Joseph Mallord William Turner

Newark Castle

1831

View this artwork by appointment, at Tate Britain's Prints and Drawings Rooms

Artist
Joseph Mallord William Turner 1775–1851
Medium
Graphite on paper
Dimensions
Support: 185 x 113 mm
Collection
Tate
Acquisition
Accepted by the nation as part of the Turner Bequest 1856
Reference
D26066
Turner Bequest CCLXVII 79

Catalogue entry

Turner visited Newark Castle, between Philiphaugh and Broadmeadows on the River Yarrow, on 7 August 1831 with Robert Cadell. Approaching the castle from the south-east near Bowhill House (folio 79 verso; D26071; CCLXVII 81a), Turner, as Cadell recorded in his diary, ‘took sketches of Newark Castle in all directions’1 (folios 78–79 verso and 85 verso–86; D26068–D26071 and D26083–D26084; CCLXVII 80–81a, 87a–88), before walking on along the Yarrow towards Broadmeadows, where Sir Walter Scott’s boy was waiting with a phaeton to drive the artist and publisher home via Philiphaugh and Selkirk.
As they passed the castle on the road to the north, Turner made further sketches in the current sketchbook (folios 76 verso to 77 verso; Tate D26065–D26067; CCLXVII 78a–79a), and the Berwick sketchbook (Tate D25668–D25670; Turner Bequest CCLXV 16–17). On his return to the area in 1834 he sketched Newark Castle in the Edinburgh sketchbook: Tate D26164–D26169 (Turner Bequest CCLXVIII 36–38a)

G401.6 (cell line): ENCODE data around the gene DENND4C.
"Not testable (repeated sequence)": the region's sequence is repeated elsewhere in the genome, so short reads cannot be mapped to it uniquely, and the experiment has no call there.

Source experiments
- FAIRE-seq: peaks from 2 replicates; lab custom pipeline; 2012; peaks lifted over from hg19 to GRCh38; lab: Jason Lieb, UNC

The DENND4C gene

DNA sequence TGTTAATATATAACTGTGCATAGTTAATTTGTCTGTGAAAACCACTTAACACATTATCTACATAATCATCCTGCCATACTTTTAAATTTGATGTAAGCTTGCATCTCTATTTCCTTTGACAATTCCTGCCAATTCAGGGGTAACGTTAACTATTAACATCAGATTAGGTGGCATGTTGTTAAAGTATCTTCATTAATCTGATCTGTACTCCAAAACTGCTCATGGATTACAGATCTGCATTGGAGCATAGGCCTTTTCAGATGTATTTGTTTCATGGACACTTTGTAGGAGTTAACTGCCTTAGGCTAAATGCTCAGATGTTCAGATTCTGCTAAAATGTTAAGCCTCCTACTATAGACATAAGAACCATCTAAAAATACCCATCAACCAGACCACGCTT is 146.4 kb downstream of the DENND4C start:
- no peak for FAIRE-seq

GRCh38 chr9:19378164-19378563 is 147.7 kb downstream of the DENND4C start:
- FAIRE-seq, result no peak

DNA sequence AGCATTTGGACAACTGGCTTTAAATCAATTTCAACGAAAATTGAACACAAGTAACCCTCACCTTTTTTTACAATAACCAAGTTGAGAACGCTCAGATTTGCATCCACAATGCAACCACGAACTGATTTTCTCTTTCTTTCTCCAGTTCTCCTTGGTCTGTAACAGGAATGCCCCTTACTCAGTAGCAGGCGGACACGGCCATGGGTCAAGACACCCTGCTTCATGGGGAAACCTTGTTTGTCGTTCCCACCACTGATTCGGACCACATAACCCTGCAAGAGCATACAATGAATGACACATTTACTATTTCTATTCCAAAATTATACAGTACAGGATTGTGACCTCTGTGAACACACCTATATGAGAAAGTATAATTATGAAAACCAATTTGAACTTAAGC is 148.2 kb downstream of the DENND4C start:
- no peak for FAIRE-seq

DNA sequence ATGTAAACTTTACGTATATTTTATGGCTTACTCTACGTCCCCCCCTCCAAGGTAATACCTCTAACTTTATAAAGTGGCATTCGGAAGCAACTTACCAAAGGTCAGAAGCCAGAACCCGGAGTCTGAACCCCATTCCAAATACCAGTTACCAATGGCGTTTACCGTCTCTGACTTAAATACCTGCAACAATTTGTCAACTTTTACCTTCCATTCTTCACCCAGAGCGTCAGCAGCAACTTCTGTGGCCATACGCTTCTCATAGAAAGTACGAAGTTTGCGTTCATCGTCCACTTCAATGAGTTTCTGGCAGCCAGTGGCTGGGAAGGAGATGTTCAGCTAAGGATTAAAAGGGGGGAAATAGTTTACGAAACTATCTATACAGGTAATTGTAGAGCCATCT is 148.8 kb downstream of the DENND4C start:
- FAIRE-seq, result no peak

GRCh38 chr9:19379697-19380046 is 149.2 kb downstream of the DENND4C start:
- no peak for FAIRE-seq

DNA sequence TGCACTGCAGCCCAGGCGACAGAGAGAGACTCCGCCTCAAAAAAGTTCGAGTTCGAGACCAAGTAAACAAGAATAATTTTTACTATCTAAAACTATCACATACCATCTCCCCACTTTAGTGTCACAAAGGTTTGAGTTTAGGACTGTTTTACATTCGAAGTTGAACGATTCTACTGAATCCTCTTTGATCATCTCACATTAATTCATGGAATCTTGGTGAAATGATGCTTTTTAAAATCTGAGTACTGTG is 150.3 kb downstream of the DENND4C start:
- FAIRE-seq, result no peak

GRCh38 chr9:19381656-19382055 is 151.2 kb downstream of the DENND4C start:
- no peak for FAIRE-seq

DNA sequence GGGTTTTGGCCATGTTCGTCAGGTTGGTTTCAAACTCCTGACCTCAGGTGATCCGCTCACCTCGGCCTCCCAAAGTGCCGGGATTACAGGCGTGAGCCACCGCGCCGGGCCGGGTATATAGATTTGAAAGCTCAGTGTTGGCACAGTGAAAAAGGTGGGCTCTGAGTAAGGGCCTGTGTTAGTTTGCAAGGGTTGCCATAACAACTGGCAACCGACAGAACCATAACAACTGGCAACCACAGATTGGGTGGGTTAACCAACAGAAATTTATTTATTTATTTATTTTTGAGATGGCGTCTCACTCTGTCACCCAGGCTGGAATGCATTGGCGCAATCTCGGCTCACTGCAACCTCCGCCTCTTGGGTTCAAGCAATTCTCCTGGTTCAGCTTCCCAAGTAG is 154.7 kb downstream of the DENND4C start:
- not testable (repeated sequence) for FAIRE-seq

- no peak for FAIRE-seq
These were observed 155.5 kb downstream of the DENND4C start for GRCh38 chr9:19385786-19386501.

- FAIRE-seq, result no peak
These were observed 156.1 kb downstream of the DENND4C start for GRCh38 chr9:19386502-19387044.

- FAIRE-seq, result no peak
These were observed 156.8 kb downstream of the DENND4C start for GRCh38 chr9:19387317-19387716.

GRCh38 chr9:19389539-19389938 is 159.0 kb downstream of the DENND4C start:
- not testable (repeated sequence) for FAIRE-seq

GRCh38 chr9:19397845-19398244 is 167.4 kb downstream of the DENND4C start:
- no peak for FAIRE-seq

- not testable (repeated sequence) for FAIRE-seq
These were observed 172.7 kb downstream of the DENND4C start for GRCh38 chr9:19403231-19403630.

The present page contains three sketches made from the phaeton including the one that Turner used as the basis of a watercolour design to illustrate volume 6 of Scott’s Poetical Works: Newark Castle circa 1832 (private collection).2 This is the middle sketch and is a view from the north looking across the River Yarrow from the road between Broadmeadows and Philiphaugh. The castle stands on a bank on a bend in the river. To its left a path leads down to Newark Mill, which Turner has noted with the inscription ‘mil’. This is seen more clearly on folio 78 verso (D26069; CCLXVII 80a). Behind the castle is the outline of Parnaissie Hill.
The sketch at the top of the page shows a similar view but from a little further east. At the bottom of the page is a view of the north banks of the Yarrow with Parnassie Hill. Turner also drew a similar view in the Edinburgh sketchbook in 1834: Tate D26166 (Turner Bequest CCLXVIII 37a).

Thomas Ardill
September 2009

1
Robert Cadell, ‘Abbotsford Diary’, 7 August 1831, folio 107 verso, National Library of Scotland, MS Acc.5188, Box 1; quoted in Finley 1972, p.381.
2
Andrew Wilton, J.M.W. Turner: His Life and Work, Fribourg 1979, p.428 no.1081.

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